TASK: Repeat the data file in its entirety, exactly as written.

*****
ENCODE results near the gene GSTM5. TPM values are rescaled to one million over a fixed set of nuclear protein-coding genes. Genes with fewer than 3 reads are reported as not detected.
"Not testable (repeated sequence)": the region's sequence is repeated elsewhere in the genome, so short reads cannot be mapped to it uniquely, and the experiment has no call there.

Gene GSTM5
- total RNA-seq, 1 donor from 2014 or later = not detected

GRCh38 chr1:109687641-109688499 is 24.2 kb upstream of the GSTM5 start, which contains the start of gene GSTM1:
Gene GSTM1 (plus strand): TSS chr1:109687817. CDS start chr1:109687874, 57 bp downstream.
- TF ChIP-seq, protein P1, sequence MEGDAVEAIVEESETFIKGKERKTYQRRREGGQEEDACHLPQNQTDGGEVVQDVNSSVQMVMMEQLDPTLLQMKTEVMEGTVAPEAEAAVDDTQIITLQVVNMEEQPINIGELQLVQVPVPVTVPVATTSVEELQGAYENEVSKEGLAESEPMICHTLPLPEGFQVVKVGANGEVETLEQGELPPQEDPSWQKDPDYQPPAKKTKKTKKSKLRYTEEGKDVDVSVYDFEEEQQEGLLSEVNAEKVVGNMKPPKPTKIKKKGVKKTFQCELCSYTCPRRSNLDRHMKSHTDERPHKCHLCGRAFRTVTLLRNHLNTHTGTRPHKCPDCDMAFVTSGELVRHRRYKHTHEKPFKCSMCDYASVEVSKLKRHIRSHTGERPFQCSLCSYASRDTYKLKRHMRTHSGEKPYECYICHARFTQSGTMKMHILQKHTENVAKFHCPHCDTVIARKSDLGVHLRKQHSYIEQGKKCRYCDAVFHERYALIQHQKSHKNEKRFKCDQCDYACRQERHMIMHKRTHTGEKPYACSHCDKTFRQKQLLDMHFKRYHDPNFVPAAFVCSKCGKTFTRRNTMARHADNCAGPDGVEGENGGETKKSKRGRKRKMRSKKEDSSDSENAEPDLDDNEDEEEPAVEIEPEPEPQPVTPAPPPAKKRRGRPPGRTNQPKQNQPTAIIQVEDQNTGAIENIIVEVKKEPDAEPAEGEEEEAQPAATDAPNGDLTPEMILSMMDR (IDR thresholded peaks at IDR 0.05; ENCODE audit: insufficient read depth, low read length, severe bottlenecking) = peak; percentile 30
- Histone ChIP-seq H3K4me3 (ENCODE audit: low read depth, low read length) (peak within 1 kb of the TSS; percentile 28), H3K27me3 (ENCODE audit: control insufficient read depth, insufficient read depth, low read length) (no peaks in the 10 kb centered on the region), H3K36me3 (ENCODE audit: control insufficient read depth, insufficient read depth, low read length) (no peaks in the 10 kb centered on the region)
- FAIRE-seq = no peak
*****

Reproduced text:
ENCODE results near the gene GSTM5. TPM values are rescaled to one million over a fixed set of nuclear protein-coding genes. Genes with fewer than 3 reads are reported as not detected.
"Not testable (repeated sequence)": the region's sequence is repeated elsewhere in the genome, so short reads cannot be mapped to it uniquely, and the experiment has no call there.

Gene GSTM5
- total RNA-seq, 1 donor from 2014 or later = not detected

GRCh38 chr1:109687641-109688499 is 24.2 kb upstream of the GSTM5 start, which contains the start of gene GSTM1:
Gene GSTM1 (plus strand): TSS chr1:109687817. CDS start chr1:109687874, 57 bp downstream.
- TF ChIP-seq, protein P1, sequence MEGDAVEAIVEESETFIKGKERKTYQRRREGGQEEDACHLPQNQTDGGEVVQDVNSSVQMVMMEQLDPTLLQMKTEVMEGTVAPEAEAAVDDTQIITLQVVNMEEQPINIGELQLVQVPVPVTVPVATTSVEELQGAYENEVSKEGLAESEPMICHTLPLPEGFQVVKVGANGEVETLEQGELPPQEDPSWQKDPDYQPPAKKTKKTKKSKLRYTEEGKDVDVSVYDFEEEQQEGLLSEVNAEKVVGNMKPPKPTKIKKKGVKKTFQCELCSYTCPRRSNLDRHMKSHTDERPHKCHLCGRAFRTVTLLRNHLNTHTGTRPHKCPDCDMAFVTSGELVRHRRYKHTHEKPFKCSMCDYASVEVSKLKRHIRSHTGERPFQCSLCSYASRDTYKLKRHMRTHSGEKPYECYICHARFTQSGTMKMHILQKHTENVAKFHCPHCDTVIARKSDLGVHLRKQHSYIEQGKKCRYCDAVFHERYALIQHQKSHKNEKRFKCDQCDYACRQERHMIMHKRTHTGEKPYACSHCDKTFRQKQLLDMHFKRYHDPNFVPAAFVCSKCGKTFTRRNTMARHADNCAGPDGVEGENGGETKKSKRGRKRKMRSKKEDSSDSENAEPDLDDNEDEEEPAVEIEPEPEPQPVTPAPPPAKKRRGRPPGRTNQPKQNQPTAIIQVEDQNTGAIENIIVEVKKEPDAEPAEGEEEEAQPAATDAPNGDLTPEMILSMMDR (IDR thresholded peaks at IDR 0.05; ENCODE audit: insufficient read depth, low read length, severe bottlenecking) = peak; percentile 30
- Histone ChIP-seq H3K4me3 (ENCODE audit: low read depth, low read length) (peak within 1 kb of the TSS; percentile 28), H3K27me3 (ENCODE audit: control insufficient read depth, insufficient read depth, low read length) (no peaks in the 10 kb centered on the region), H3K36me3 (ENCODE audit: control insufficient read depth, insufficient read depth, low read length) (no peaks in the 10 kb centered on the region)
- FAIRE-seq = no peak